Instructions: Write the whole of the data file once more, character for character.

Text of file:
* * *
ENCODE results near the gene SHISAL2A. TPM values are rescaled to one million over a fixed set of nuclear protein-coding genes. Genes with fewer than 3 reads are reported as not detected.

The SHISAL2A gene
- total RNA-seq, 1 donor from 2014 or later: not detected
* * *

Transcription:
ENCODE results near the gene SHISAL2A. TPM values are rescaled to one million over a fixed set of nuclear protein-coding genes. Genes with fewer than 3 reads are reported as not detected.

The SHISAL2A gene
- total RNA-seq, 1 donor from 2014 or later: not detected